Packing List: Part II

Leave the “options” at home

On any trip where I have thought “I can’t decide which, so I’ll just bring both, and then I’ll have options!”… the same thing happens…I use far less than I brought and regret the weight of the excess baggage (scarves, shirts, pants, shoes, socks, earrings, books, bags). I believe this has to do with wanting to feel prepared when faced with the unknown, covering up a nervousness or lack of control with more stuff in the pack... as if having two scarves instead of one will help me better navigate the challenges of international travel. 

As I have experimented with whittling away the options, I try to pack with the following mindset:

Bring the least amount of the most versatile and necessary items, and leave the options at home. 

I want to remember the experiences of traveling more than what I was wearing, which book I was reading, or which bag I carried. Having a lighter pack means an ease of travel that lends itself to having more opportunities to say "yes!" and diving headlong into adventure.

In fact, I have even begun to leave the books behind and to strive to hear the stories of my fellow travelers, and be more fully engaged in the creation of my own.

So let's apply this packing list strategy to everyday living:

What are the unneccessary options, or areas of clutter, in your life?

From a tangible perspective, are we filling our homes, bellies, and shopping carts with options that distract from rather than add to our enjoyment of life? And are we seeking out these items to soothe the discomfort of navigating the unknown, to lend some false sense of control, to manage the way we appear to others...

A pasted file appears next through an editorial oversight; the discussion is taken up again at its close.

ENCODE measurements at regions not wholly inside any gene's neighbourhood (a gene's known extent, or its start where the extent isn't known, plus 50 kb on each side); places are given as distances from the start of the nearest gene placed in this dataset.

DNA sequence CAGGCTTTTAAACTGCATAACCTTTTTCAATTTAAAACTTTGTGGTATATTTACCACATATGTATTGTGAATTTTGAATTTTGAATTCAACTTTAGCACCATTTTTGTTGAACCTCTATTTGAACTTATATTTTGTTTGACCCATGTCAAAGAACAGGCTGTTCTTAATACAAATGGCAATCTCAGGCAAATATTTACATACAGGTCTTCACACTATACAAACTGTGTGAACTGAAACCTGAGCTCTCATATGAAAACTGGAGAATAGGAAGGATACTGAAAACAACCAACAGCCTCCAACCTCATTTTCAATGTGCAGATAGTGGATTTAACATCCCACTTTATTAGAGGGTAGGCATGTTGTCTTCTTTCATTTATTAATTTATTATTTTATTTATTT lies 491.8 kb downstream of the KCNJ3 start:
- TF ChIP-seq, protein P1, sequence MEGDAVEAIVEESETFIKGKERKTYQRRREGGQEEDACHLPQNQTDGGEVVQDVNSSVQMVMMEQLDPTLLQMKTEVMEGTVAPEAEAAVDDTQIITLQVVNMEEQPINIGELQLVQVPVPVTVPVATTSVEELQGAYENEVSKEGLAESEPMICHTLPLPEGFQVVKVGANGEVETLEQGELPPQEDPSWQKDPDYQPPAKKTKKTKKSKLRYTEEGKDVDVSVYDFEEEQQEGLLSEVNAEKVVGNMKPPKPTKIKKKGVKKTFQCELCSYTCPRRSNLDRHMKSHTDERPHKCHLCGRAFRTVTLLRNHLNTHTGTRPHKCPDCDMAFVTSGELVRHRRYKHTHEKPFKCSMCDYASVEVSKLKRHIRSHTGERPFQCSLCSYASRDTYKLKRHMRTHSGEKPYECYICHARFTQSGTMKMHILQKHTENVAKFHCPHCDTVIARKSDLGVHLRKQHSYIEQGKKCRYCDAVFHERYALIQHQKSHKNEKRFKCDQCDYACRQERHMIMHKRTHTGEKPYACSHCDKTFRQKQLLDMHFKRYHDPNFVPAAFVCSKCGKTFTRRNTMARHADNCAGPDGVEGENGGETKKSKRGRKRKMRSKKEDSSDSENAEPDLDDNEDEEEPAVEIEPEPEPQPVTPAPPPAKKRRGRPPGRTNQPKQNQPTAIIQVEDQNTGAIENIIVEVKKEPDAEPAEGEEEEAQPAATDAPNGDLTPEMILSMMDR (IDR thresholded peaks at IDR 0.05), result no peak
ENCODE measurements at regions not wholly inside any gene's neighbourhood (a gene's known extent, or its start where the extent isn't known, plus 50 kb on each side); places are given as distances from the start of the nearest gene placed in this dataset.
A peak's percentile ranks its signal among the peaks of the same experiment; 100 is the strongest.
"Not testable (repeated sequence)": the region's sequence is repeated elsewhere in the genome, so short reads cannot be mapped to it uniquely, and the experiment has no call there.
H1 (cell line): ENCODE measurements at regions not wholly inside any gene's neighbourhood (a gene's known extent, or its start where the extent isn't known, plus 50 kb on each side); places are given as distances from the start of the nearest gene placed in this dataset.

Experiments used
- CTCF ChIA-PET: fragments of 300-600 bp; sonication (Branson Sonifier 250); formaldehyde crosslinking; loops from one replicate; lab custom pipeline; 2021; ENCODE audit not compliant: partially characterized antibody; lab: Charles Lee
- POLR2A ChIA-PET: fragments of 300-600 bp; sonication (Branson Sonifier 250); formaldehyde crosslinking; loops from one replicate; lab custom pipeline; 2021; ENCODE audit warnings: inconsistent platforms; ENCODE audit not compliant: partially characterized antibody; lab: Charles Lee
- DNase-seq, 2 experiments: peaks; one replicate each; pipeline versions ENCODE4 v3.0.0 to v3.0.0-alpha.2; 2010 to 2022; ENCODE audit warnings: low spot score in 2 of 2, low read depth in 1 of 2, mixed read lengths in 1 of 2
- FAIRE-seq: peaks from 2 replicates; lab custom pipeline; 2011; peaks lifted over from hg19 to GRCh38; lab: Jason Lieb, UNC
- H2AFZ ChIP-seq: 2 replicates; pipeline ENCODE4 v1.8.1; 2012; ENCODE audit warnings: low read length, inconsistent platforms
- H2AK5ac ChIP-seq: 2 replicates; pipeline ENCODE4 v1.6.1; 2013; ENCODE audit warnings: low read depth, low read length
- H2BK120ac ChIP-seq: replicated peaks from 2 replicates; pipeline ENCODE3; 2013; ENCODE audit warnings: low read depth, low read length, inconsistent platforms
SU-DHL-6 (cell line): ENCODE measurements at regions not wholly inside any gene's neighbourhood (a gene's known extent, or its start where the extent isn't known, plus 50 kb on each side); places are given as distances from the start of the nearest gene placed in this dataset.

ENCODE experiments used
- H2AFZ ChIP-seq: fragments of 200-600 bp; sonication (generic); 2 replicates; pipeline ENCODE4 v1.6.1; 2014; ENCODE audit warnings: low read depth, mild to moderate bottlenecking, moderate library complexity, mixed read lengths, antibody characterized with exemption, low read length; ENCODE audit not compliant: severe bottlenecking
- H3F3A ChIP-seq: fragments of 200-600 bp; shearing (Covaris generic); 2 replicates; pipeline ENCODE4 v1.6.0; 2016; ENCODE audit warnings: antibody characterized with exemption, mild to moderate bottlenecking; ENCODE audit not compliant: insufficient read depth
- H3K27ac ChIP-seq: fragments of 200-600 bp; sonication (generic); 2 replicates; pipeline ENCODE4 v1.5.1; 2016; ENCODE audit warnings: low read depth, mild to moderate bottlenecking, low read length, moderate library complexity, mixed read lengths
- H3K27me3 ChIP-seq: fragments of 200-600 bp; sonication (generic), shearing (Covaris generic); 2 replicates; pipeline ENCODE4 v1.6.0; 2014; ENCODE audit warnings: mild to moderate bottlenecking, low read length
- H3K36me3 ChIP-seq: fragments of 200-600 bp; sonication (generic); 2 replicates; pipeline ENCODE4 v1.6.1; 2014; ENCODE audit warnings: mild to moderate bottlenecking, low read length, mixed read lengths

From the perspective of our time, how often are we saying yes to all of the opportunities offered to us, and therefore not fully experiencing any of them? FOMO (Fear Of Missing Out) can become an overwhelming anxiety, or maybe it’s the fear of disappointing others that becomes our primary motivation. And yet, we can feel the difference when someone is not present with us, when half of their mind is on to the next task. How often are we ourselves listening with our hearts and resisting the temptation to begin formulating our next response (in order to maintain some sense of control over the conversation, or control over how we are perceived by others)? How much space do we give others to finish their thoughts before interrupting, looking at our phones, or “multitasking” in some other way...

It feels risky to commit to only one activity, one pair of pants, one option… It may be that in simplifying the clutter, we find life has more depth to offer than we are currently making space for.

Close the social media app and listen to the stories around you. Put down the selfie stick and gift your smile to someone who can actually receive it. Commit to one fleece for the whole trip, and enjoy the ease of traveling with a lighter pack. Save your decision-making-energy for which adventure to say yes to, rather than which outfit to wear. And maybe, at the core of all of this, practice getting a little more comfortable sitting with the unknown and trusting your capability to not only survive, but to thrive (especially if you have a repair kit and the knowledge of how to use it.)